— June 18, 2018
Are you ready for fireworks?
We’re not just talking about the colorful pyrotechnics that will light the skies across America in a few weeks. We also mean the explosive impact your marketing can have around the July 4th holiday – which generates over seven billion dollars in spending. In terms of making or breaking a retailer’s year, Independence Day is up there with Black Friday, reports pymnts.com. The pressure is on!
If you are scrambling for ideas as the holiday draws closer, we understand. And here’s help: eight suggestions that can help your messages make a very big bang.
1. Make it about your customers’ independence
Sure, the Fourth of July celebrates U.S. independence from Great Britain, but it’s also a chance to highlight how your product can boost your customers’ sense of freedom. Perhaps no product does this better than Harley-Davidson. Their holiday message conveys the independence associated with its iconic brand. If there’s anything about your product that conveys freedom, now is the time to share it!
2. Temporarily boost your customer rewards
Starbucks does something clever – and extremely efficient – with this message. Instead of trying to come up with something new to incentivize customers over the Fourth of July weekend, it simply amps up its existing rewards program. This approach represents an easy win for any retailer who already has a customer-incentive program in place: crank it up a notch over the holiday weekend and make sure your customers know about it!
3. Go for the GIFs
Want to jazz up your Fourth of July email in a hurry? How about creating some fireworks with a colorful animated GIF, the way Tommy Hilfiger does in this message? While the simple yet compelling design of the message would attract eyeballs to the retailers’ promotion, the GIF’s movement and striking colors ensure that happens, and the fireworks are perfectly fitting for the occasion.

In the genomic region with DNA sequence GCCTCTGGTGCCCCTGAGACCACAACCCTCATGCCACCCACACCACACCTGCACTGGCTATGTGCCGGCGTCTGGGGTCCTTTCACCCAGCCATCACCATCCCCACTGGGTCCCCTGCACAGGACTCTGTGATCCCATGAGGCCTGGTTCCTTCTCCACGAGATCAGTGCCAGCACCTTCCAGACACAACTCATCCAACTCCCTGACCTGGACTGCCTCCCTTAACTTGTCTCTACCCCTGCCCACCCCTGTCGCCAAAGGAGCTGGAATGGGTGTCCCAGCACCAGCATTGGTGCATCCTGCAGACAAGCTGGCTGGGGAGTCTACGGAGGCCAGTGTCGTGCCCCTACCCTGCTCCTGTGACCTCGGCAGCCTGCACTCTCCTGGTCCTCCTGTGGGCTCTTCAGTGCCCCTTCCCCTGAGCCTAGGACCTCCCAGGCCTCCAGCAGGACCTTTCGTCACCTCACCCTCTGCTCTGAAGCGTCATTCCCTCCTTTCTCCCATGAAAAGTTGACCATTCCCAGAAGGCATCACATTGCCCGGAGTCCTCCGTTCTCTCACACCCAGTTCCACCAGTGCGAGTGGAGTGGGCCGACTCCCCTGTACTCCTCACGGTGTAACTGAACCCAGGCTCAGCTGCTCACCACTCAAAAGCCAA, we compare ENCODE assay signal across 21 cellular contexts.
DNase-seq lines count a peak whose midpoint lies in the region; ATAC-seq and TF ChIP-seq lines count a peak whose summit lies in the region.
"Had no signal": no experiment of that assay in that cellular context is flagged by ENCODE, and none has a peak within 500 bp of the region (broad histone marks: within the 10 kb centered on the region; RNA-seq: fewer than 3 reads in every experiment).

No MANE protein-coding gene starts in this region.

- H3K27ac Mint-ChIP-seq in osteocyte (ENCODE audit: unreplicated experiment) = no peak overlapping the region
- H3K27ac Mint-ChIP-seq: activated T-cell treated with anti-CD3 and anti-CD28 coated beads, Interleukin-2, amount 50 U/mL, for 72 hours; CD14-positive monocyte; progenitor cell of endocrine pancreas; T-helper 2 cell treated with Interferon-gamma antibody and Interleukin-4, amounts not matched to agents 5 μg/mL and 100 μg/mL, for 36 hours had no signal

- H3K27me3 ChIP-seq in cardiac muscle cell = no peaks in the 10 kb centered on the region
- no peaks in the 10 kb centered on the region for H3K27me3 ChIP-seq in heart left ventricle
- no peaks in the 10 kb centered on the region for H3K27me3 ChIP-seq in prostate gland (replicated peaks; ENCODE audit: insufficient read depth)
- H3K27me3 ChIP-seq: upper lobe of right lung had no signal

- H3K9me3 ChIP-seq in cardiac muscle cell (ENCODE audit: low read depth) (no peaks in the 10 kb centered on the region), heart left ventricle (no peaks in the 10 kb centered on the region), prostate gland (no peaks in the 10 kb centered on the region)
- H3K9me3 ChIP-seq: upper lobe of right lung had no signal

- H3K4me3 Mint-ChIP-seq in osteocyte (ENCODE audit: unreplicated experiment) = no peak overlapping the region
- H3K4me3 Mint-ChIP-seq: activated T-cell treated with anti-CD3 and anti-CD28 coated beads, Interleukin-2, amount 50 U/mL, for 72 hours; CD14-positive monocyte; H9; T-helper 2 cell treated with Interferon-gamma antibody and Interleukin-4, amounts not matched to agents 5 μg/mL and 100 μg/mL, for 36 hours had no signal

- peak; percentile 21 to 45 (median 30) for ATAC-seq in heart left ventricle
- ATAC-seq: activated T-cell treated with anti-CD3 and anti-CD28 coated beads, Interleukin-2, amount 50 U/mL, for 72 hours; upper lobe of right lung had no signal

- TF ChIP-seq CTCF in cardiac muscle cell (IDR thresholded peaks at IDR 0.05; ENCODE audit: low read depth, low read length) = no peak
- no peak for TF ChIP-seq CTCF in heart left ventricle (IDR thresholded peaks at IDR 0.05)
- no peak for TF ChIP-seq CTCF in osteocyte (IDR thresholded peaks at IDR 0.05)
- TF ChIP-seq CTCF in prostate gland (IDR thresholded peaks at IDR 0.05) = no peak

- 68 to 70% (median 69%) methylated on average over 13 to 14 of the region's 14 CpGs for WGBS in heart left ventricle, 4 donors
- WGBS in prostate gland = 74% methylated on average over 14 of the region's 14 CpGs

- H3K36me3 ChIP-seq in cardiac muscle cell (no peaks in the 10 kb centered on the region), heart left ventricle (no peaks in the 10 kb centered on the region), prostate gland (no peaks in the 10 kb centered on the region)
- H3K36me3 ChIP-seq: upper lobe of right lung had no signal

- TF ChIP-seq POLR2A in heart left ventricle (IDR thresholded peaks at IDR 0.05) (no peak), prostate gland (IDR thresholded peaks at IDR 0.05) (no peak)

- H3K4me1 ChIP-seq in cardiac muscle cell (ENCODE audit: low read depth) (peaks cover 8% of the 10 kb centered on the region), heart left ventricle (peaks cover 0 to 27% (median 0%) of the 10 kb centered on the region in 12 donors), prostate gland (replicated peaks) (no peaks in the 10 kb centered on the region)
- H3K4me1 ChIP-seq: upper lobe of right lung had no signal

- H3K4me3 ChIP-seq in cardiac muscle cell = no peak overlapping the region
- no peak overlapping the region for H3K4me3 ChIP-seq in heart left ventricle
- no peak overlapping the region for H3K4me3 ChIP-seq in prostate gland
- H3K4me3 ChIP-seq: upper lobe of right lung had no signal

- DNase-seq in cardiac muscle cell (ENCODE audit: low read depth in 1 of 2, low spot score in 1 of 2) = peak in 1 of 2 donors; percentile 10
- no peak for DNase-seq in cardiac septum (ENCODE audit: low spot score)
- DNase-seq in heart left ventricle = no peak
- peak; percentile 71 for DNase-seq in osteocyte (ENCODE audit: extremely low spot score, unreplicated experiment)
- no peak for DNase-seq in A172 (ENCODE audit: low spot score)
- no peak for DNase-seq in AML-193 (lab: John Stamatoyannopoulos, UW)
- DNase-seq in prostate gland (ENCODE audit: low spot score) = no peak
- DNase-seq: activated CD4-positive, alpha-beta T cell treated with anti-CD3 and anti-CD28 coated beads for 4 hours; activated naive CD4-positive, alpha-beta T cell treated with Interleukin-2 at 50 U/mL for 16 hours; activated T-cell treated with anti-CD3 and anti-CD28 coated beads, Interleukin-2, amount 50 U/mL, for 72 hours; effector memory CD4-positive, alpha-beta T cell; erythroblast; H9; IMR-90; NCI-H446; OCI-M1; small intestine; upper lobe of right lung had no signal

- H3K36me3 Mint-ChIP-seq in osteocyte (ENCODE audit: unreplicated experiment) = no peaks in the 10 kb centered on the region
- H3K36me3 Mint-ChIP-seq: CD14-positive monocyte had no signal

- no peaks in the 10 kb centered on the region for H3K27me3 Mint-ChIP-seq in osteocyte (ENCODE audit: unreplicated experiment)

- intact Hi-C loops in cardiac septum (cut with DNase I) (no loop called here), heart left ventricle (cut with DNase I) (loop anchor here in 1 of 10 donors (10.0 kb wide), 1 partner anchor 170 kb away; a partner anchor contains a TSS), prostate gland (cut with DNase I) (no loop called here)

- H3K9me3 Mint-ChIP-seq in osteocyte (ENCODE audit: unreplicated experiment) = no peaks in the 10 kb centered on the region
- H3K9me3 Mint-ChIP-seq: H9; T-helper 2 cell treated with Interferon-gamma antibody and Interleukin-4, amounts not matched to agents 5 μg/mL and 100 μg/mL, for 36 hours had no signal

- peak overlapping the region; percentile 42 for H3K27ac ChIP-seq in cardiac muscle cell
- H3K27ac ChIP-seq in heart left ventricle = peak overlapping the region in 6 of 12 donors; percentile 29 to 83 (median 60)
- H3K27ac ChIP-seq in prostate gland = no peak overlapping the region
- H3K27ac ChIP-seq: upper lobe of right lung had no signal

4. Sell some stuff for $ 4
This is a great idea for retailers who are scrambling for a last-minute to a solution to their July 4 marketing dilemma: come up with a few things you can sell for $ 4, as H&M does here. We see lots of 40-percent off deals this time of year, but clothing for $ 4? Such a bargain! The $ 4 items might not yield much of a profit, but that’s likely to be balanced by the proximity of other offers you are sure to come up with.
5. Spark some FOMO with free shipping
Offering free shipping as a customer incentive is hardly an innovative idea, but the concept of “free” takes on a new life when the nation celebrates its independence from Great Britain. The design and copy of this West Elm ad make it clear that free shipping (“including rugs!”) is something worth celebrating – and not to be missed.
6. Use your products in your design
While we can’t predict exactly how many Independence Day messages will incorporate the American flag into their design, we know for sure that we’ll see a lot of them. But it’s the rare flag image that is compelling enough for us to pause for a second look, and the flag in Sperry’s email is one of them. The image is a brand-new version of a tried and true July 4th trope – and it works. Imagine the marketing meeting at which someone took the risk of saying “Let’s make a flag out of our shoes!” Now imagine that meeting taking place at your company, only you are suggesting doing something similar with your products. Be brave!
7. Keep it simple
There’s no need to get complicated, especially when a deadline is looming. This July 4th-themed message from the clothing retailer J. Crew doesn’t feature any of its products (or even an overt mention of the holiday). It relies on a simple shot of an ice cream cone and a punny, yet vaguely patriotic message to capture the recipient’s attention and convey the theme. And “shop now” makes for a clear, compelling call to action. Simple, yet effective.
8. Wish your customers happy Fourth (they’ll appreciate it)
If all else fails, you can simply wish your customers well. Can’t hurt; might help. The clever use of color and witty design of this email, in which Tradegecko foregoes promotion to wish its customers a happy holiday, ensured it jumped out us – even though its message couldn’t be more familiar. It’s a rare marketing message that “works” without a call to action, but we might just be intrigued enough by this good-natured gecko to learn more.